Overall, I’m very pleased with the Spook cycle of chapters in this novel—particularly once I revised the early ones to make him a little more sympathetic to the reader. I think there’s real heart, tragedy, and triumph in these chapters. Their one flaw is that the Spook/Beldre romance isn’t very strong, but I can accept that. Considering that both of them are teenagers, with powerful teenage passions, and considering what I managed to do with the space allotted, I’m pleased.
What worked best, I think, was the subtle demonstration of Ruin’s corrupting fingers—mixed with careful plotting to give Spook the power to overcome in the end. He doesn’t win through use of his powers, ironically, but through use of his flaws. The numbness that was so shocking to him earlier now becomes the tool he can use for victory.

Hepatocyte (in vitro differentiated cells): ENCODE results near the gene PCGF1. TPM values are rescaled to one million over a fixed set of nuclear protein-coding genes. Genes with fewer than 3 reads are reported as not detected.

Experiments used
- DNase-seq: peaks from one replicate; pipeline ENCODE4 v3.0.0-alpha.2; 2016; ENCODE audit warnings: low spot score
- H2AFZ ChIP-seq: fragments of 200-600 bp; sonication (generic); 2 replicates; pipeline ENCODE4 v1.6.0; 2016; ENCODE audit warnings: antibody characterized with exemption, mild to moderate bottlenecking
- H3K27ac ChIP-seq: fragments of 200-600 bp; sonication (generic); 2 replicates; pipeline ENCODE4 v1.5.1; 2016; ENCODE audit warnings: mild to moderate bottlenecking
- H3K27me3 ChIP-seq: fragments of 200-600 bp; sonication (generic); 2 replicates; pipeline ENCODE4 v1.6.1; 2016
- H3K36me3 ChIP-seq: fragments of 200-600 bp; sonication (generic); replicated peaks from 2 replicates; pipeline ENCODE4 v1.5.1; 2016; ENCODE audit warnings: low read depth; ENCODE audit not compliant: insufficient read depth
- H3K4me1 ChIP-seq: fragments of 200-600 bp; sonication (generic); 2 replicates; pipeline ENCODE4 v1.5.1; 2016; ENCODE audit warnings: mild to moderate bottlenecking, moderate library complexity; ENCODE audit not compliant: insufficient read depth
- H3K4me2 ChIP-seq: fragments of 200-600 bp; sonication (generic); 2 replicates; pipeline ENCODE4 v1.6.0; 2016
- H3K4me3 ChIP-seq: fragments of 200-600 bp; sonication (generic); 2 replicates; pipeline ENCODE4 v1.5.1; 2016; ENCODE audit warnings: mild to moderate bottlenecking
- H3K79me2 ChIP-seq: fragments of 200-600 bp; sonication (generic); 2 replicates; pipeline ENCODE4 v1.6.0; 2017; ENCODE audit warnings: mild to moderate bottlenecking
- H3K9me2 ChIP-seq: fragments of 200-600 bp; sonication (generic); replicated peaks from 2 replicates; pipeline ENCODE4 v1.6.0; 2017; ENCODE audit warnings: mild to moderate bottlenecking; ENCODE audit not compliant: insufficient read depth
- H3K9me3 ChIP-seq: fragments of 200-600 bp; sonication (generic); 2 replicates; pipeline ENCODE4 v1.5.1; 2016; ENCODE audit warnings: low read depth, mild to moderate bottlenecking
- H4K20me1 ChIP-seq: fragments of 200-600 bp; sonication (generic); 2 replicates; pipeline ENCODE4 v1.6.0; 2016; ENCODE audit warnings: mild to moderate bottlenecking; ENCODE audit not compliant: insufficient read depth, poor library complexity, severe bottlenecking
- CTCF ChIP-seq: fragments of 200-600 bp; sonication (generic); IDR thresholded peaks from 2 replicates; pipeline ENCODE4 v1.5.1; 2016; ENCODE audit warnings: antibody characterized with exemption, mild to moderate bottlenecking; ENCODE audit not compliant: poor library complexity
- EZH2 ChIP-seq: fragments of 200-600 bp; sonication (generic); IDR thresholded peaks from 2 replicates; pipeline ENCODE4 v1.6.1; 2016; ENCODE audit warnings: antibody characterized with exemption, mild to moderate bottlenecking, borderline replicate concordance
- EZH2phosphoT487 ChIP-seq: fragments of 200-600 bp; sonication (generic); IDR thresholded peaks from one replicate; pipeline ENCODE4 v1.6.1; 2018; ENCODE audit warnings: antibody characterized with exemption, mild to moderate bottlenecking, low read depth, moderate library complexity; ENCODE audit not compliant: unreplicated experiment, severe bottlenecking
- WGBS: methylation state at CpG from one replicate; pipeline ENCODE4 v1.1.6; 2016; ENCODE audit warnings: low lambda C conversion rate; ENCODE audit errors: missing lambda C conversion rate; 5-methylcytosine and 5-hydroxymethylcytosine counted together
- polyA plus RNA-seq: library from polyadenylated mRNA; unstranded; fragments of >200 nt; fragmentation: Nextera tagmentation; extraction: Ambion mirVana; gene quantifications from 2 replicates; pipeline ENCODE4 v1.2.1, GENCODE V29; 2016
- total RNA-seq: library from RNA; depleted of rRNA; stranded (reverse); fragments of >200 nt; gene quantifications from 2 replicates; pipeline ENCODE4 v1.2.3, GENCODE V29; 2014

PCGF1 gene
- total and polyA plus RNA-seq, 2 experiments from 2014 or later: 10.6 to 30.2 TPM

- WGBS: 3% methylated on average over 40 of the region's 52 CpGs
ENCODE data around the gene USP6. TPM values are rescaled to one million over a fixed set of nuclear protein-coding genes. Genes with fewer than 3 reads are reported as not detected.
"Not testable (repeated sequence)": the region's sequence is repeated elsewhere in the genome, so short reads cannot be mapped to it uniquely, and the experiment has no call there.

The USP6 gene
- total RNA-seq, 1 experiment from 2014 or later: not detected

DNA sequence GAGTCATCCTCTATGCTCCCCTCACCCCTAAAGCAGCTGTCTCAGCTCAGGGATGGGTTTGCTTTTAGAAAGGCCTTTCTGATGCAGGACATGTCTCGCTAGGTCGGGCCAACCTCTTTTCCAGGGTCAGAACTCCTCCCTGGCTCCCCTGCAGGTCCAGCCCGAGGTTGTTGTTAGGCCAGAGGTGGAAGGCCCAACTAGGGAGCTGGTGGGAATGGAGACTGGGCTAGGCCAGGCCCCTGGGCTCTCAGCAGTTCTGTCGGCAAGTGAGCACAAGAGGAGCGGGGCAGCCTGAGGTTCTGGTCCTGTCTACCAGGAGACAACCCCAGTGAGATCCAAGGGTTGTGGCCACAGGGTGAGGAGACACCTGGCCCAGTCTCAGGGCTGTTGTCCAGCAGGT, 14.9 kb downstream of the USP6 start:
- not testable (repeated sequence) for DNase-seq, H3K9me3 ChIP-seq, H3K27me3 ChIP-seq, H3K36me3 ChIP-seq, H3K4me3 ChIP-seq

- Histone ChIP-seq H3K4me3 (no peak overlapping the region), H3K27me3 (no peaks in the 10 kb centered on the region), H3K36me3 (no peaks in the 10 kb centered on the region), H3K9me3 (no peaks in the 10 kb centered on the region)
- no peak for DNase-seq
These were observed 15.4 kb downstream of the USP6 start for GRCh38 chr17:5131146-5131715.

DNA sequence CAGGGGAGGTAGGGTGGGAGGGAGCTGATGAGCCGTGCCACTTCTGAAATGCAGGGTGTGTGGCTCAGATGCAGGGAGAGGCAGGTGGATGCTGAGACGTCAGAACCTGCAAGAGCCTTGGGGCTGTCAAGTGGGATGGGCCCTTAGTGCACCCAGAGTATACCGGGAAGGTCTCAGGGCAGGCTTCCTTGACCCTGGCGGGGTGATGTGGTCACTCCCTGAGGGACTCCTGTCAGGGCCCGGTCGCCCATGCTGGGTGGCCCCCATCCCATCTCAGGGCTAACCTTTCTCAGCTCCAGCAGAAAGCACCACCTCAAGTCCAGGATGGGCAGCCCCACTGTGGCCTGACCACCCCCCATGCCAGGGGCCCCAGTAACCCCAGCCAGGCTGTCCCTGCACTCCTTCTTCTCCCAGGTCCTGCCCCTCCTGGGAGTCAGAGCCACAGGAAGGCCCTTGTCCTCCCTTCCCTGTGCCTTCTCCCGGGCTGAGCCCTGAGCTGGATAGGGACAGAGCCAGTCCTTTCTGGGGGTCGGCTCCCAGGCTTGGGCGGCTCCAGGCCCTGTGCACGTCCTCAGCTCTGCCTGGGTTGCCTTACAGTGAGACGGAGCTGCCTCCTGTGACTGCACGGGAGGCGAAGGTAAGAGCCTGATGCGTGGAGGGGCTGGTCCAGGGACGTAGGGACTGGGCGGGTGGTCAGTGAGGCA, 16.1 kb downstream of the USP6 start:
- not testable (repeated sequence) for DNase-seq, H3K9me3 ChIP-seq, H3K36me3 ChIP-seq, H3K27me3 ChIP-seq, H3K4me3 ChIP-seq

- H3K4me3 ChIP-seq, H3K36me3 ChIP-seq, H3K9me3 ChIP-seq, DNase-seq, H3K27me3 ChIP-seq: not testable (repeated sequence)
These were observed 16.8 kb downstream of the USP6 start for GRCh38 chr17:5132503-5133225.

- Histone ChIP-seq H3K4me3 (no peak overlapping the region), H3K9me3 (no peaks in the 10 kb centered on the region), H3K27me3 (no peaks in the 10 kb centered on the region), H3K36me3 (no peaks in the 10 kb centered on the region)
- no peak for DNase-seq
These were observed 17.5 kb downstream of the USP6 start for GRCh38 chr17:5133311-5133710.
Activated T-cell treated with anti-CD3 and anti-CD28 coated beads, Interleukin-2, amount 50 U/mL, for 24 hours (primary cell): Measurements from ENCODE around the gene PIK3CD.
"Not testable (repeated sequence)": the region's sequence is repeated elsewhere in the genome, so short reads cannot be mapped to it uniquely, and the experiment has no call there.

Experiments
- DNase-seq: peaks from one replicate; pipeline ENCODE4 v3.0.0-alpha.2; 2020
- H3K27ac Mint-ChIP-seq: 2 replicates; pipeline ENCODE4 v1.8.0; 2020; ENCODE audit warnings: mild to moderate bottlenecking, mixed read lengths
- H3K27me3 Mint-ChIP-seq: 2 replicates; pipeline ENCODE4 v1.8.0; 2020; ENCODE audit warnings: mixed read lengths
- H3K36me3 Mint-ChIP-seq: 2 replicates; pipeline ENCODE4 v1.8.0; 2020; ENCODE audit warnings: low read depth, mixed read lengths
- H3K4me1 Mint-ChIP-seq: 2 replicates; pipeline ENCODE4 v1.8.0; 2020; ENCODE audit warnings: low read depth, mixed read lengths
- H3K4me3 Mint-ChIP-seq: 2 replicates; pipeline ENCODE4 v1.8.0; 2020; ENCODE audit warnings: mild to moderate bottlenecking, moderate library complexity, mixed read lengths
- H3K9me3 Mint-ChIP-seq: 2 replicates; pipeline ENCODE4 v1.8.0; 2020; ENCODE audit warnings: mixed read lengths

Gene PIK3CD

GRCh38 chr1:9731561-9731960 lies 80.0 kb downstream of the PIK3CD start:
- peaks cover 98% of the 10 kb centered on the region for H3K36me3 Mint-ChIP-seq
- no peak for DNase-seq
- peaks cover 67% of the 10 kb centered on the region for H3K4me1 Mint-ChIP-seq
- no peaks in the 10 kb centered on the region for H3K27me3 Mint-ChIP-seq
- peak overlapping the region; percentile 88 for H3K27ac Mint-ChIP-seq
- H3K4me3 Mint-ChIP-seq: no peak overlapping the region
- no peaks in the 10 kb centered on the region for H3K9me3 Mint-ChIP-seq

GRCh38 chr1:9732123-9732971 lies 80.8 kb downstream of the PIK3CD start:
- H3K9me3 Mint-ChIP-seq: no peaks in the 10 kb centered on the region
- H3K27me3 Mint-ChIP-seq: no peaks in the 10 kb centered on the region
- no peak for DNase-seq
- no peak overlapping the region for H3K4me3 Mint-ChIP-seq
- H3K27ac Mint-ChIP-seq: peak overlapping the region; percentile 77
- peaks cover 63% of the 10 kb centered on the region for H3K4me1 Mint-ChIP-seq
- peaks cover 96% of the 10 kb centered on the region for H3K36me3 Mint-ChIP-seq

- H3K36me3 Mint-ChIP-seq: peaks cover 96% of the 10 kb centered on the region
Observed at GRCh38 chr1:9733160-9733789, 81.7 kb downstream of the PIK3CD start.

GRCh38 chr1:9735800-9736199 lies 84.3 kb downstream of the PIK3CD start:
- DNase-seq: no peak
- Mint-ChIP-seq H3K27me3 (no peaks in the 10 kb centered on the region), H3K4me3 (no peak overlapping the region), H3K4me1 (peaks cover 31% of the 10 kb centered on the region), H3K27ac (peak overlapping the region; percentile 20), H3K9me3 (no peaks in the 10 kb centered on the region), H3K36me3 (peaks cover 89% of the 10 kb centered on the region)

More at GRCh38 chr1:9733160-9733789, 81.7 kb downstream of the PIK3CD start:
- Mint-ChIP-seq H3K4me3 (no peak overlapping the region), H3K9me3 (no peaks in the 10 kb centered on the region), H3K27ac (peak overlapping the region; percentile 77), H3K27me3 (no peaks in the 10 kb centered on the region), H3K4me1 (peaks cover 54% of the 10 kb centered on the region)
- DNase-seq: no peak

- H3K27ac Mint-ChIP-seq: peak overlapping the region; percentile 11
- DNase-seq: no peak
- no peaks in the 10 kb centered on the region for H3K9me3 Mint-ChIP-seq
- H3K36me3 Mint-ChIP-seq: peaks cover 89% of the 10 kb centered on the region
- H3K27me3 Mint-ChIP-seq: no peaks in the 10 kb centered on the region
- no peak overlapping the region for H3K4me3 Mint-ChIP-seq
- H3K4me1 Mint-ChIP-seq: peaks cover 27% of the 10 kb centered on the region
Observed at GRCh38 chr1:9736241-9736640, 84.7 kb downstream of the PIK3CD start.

The twist with Beldre being an Allomancer isn’t too much of a twist; I suspect that some readers will guess it early on. However, this is the reason the Citizen started saving Allomancers. He recognized their usefulness because of his sister. Like most tyrants through history, it was very easy for him to make, for people he liked, excuses and exceptions to his hatred. It should be noted that Quellion himself had no noble blood. His sister was in fact a half sister.
The final thing I’ll note on this chapter is that the voice Spook hears after he’s pulled out the spike is actually Kelsier. You’ll see Kelsier’s voice pop up a few more times in the narrative, now that Preservation is dead.
Ever the meddler, Kelsier can’t just sit around and let the world end. Preservation’s death left a void, and Kelsier has managed to piggyback his spirit just slightly onto Preservation’s power. He can’t do much, but he can reach out and whisper a few choice words to people. At least until Vin takes the power and shoves him out.
I know I said he wouldn’t come back, but . . . well, he’s Kelsier. He doesn’t listen to what I say. He just does what he wants.